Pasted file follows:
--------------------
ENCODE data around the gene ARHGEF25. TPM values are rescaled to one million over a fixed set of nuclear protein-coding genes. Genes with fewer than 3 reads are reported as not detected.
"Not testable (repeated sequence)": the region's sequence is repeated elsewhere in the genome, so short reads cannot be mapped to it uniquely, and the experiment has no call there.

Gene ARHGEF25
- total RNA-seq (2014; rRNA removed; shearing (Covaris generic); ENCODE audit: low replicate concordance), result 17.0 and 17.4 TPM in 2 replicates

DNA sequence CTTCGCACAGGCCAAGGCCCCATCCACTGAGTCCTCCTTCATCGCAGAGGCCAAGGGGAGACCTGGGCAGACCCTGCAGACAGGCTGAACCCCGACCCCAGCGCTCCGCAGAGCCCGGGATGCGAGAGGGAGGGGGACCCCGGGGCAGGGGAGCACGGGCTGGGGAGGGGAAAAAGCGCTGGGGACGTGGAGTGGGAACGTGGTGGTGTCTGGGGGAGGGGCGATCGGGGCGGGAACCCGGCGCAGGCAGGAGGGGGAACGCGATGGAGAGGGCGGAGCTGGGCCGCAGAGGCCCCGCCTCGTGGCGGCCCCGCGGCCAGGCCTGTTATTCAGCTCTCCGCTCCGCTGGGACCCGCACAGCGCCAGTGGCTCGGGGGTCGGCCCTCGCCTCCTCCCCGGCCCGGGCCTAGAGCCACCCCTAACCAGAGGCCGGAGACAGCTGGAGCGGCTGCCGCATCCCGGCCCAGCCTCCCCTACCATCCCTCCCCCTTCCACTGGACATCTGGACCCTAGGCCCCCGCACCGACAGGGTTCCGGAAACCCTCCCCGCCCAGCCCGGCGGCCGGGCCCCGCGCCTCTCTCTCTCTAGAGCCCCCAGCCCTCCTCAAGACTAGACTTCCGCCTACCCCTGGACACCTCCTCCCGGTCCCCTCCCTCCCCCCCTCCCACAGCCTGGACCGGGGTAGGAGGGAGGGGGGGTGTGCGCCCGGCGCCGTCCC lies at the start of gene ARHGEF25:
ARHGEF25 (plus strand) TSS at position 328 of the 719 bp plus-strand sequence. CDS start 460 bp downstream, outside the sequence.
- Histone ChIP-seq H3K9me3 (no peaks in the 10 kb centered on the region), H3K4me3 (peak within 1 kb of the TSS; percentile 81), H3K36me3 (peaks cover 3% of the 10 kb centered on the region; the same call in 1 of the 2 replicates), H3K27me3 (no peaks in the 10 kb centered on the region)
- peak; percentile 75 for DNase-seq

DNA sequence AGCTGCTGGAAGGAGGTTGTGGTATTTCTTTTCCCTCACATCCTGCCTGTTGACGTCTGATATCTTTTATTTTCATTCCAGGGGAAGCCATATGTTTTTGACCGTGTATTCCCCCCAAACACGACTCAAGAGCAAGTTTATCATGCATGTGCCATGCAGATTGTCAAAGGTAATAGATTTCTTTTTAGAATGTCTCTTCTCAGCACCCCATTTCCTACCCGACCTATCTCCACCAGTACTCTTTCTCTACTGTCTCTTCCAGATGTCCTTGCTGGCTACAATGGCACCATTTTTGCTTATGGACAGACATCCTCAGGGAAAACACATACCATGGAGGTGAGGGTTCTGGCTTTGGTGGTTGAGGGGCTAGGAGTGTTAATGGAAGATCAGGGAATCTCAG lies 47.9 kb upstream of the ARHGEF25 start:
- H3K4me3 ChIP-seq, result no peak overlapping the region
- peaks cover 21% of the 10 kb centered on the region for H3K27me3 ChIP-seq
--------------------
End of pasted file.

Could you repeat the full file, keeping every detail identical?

ENCODE data around the gene ARHGEF25. TPM values are rescaled to one million over a fixed set of nuclear protein-coding genes. Genes with fewer than 3 reads are reported as not detected.
"Not testable (repeated sequence)": the region's sequence is repeated elsewhere in the genome, so short reads cannot be mapped to it uniquely, and the experiment has no call there.

Gene ARHGEF25
- total RNA-seq (2014; rRNA removed; shearing (Covaris generic); ENCODE audit: low replicate concordance), result 17.0 and 17.4 TPM in 2 replicates

DNA sequence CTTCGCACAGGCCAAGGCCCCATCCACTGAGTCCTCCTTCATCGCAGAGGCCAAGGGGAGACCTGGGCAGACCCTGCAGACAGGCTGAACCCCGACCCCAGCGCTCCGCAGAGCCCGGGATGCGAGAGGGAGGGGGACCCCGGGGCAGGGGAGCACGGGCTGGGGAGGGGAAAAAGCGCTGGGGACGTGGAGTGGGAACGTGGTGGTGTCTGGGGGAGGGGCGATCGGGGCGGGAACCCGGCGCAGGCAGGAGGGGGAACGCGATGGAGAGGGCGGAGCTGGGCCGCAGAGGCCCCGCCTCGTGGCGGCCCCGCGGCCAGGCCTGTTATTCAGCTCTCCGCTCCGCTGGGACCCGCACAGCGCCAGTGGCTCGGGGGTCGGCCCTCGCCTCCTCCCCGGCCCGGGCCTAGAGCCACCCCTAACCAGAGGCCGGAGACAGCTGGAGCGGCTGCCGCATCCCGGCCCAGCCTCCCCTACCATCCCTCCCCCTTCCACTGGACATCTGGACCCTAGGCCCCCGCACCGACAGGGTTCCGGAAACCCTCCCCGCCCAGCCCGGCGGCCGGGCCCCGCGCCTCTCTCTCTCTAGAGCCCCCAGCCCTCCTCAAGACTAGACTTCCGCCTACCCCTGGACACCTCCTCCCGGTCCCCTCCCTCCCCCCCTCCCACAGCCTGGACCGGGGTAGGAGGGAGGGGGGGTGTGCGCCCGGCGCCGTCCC lies at the start of gene ARHGEF25:
ARHGEF25 (plus strand) TSS at position 328 of the 719 bp plus-strand sequence. CDS start 460 bp downstream, outside the sequence.
- Histone ChIP-seq H3K9me3 (no peaks in the 10 kb centered on the region), H3K4me3 (peak within 1 kb of the TSS; percentile 81), H3K36me3 (peaks cover 3% of the 10 kb centered on the region; the same call in 1 of the 2 replicates), H3K27me3 (no peaks in the 10 kb centered on the region)
- peak; percentile 75 for DNase-seq

DNA sequence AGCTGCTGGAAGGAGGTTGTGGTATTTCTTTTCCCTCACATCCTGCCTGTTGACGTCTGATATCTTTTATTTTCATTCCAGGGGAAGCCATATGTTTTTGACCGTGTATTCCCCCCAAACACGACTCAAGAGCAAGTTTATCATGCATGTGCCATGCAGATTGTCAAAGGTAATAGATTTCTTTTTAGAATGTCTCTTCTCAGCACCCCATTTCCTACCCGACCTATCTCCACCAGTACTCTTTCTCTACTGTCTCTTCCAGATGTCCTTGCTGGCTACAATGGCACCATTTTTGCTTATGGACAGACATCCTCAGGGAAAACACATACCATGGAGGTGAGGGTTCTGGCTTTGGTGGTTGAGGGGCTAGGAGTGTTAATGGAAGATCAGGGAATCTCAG lies 47.9 kb upstream of the ARHGEF25 start:
- H3K4me3 ChIP-seq, result no peak overlapping the region
- peaks cover 21% of the 10 kb centered on the region for H3K27me3 ChIP-seq